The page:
It was such an enjoyable day.  I think the ladies learned a lot from Khadija (she’s second from left here).  She has had lots of experience cooking for riads and for catering services, so she has the confidence it takes.  These women on the other hand, have worked mostly as maids, receiving orders, so maybe do not have that confidence.  The cost of the ingredients for this dish and the fruit tarts they made afterwards was about 300 dirhams (40 dollars).  It’s not a lot, but in Morocco it can be a week’s salary.  Someone had given me this money and said, do something for the ladies.  This turned out to be an awesome use of the money.   Khadija also insisted that we buy the ladies proper white uniforms, which made them feel like real students.   And these ladies who are so used to serving others, their employers and families, well on this day they were the guests of honor, since we all sat down and ate the bastila together.  For me, it was a perfect day combining several of my favorite things (things I have not yet figured out how to get paid for doing, lol): networking, planning, empowering women, photography, eating and finally breaking through the blogger’s block!

Eid: thoughts, teachings, snapshots

“These are days for eating, drinking and remembering God”.  That is a description of Eid, which we celebrated this past week.  And that sums it up pretty well.

Eid comes as the celebration marking the end of each year’s pilgrimage season.

Some of my favorite things about Eid are…

…thinking about those who have made the pilgrimage, their stories, their light filled faces as they return.  Thinking about the year that my husband made that journey, as I stayed home 7 months pregnant with Karima.  That is a story worth its own blog post.

…Eid prayer, a special communal prayer held outdoors.  Normally we go to the one on the road to Ourika, with tens of thousands of people.  This year we had the good fortune to be out in the countryside, where a gathering of the entire community means a couple hundred people.  As we arrived and settled onto the straw mats, we were greeted by the most peaceful singing “dear Lord, make us among the thankful”.

…the beautiful teachings related to the slaughter of the Eid sheep.  As part of the celebration, it’s traditional to slaughter a sheep (or goat, cow or camel), feeding family, friends and giving away a third to charity .  It’s a very real experience, that puts you face to face with your own meat-eating.  Certainly for me there is a heaviness associated with it.  I’d much rather just grab some meat at the store, but as Barbara Kingsolver put it, you can’t run away on harvest day.  The Islamic teaching is to accompany the animal through the door of death in the best possible way.   That is, to speak softly and soothingly to it, to not show it the knife, to not slaughter it in the same place as another animal so that it won’t smell or see blood, to use a well sharpened knife and to make the slaughter itself as quick as possible, and finally to utter a prayer a the moment of death.  One of two things will happen if you witness or participate in this event, either you will become a vegetarian, or you will come away with more gravitas, a much deeper awareness of the responsibility we have as meat eaters.  Where does our meat come from?  How was the animal raised?  How was it killed?  The answers to these questions are so directly relevant to our own humanity.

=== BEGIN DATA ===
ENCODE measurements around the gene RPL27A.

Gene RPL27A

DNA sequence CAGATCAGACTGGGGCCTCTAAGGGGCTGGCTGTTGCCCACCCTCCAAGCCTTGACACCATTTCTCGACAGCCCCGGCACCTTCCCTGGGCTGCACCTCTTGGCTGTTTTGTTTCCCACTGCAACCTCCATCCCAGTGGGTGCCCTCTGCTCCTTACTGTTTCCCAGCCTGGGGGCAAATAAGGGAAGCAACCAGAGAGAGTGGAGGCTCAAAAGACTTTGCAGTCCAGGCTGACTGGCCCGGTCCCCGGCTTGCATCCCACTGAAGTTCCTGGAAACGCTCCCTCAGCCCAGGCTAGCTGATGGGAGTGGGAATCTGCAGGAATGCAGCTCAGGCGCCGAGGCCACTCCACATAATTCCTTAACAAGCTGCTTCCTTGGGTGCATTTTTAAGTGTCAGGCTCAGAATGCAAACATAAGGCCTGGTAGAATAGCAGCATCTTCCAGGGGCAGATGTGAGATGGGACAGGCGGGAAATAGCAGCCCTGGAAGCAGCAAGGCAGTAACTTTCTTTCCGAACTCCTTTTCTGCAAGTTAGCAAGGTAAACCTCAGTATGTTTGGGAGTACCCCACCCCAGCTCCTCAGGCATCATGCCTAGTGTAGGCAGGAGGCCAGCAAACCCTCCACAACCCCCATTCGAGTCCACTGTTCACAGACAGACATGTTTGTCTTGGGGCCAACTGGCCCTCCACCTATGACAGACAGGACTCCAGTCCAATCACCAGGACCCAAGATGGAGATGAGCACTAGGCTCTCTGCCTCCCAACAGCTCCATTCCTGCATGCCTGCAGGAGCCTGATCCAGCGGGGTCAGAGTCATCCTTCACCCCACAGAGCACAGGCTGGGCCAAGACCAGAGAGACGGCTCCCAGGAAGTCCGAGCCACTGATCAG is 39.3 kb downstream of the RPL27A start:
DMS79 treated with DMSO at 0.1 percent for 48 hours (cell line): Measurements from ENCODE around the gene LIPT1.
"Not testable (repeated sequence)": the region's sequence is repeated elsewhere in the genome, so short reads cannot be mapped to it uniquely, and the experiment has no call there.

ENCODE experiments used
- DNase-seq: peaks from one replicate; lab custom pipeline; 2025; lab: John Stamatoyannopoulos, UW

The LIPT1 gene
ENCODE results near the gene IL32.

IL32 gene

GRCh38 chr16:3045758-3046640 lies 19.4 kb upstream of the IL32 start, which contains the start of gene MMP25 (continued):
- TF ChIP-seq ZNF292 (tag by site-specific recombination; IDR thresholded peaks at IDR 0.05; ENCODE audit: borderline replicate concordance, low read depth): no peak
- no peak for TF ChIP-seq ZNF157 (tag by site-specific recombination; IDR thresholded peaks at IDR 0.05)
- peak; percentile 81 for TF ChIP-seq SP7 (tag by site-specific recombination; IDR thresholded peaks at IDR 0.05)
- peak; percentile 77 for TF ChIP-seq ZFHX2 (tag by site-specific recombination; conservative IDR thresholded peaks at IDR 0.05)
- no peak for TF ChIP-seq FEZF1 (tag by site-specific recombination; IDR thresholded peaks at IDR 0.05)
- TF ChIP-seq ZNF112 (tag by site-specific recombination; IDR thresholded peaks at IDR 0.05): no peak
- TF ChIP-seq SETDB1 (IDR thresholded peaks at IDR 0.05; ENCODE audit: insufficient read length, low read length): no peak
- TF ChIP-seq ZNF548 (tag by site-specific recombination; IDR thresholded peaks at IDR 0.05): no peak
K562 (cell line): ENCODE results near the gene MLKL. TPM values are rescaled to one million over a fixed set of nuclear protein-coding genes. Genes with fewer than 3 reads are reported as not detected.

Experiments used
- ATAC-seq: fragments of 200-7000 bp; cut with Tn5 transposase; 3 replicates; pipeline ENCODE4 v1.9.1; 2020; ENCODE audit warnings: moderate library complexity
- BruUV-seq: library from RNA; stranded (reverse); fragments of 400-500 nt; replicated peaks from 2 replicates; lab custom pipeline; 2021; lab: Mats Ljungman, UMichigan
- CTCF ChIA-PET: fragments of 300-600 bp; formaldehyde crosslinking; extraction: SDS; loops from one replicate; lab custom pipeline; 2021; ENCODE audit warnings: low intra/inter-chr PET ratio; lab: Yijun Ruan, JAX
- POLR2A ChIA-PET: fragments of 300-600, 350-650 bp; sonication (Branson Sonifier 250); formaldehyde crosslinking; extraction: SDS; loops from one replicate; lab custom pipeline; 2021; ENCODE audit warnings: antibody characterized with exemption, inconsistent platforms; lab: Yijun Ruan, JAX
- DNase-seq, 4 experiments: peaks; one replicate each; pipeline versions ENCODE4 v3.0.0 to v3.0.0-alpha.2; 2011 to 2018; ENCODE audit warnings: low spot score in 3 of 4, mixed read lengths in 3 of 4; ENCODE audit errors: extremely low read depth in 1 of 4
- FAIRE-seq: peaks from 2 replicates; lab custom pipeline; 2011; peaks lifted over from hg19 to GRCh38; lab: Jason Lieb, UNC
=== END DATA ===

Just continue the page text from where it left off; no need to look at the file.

…family time, food time.  See pictures below.  What I love about this set of pictures is the light, notice the light.

1-On the way to Eid prayer.  My son and my father.

Walking to Eid prayer, Marrakesh Morocco

2-Planting feathers.  An ambitious endeavor.planting feathers

3-Let the feasting begin.  Moroccan tektouka salad, made with roasted red bell peppers and tomato.
Moroccan tektouka salad

4-My plate.  Spinach artichoke dip, the famous liver brochettes of the first day (meat needs to wait till day 2 to taste better), guacamole, broccoli (a treat in Morocco, trust me on this), and tektouka.  I didn’t actually eat the liver brochettes, sorry, not a fan.  But my kids love them, and broccoli too, contrary to the common kid stereotypes.  Moroccan food on Eid

5-This is my identity expressed via the medium of cookies.  One one hand, the all American fave, chocolate chip (chip here is singular).  On the other hand, Moroccan “slipper” cookies (shaped like a belgha), which are, incidentally, filled with peanut butter.  I had an “I am baker, hear me roar” moment when I baked these and they actually came out looking and tasting as good as store bought.  I always thought Moroccan cookies were well beyond my scope.  chocolate chip cookies and Moroccan slipper cookies

6-Last food pic I promise.  Indian carrot pudding (much, much more heavenly than the name connotes).  And Moroccan tea.

gujarella and Moroccan mint tea

7-My daughter is wearing a dress that my sister, and later I, both wore as girls.  I think it was used to begin with.

sunlight

8-Just the light.  It almost made me cry, all day, it made the simplest things so beautiful.

Olive orchard, Ourika valley, Morocco

9-That night we stayed in one of the few houses in the area still without electricity.  Candle light is also so peaceful and lovely.candle in moroccan lamp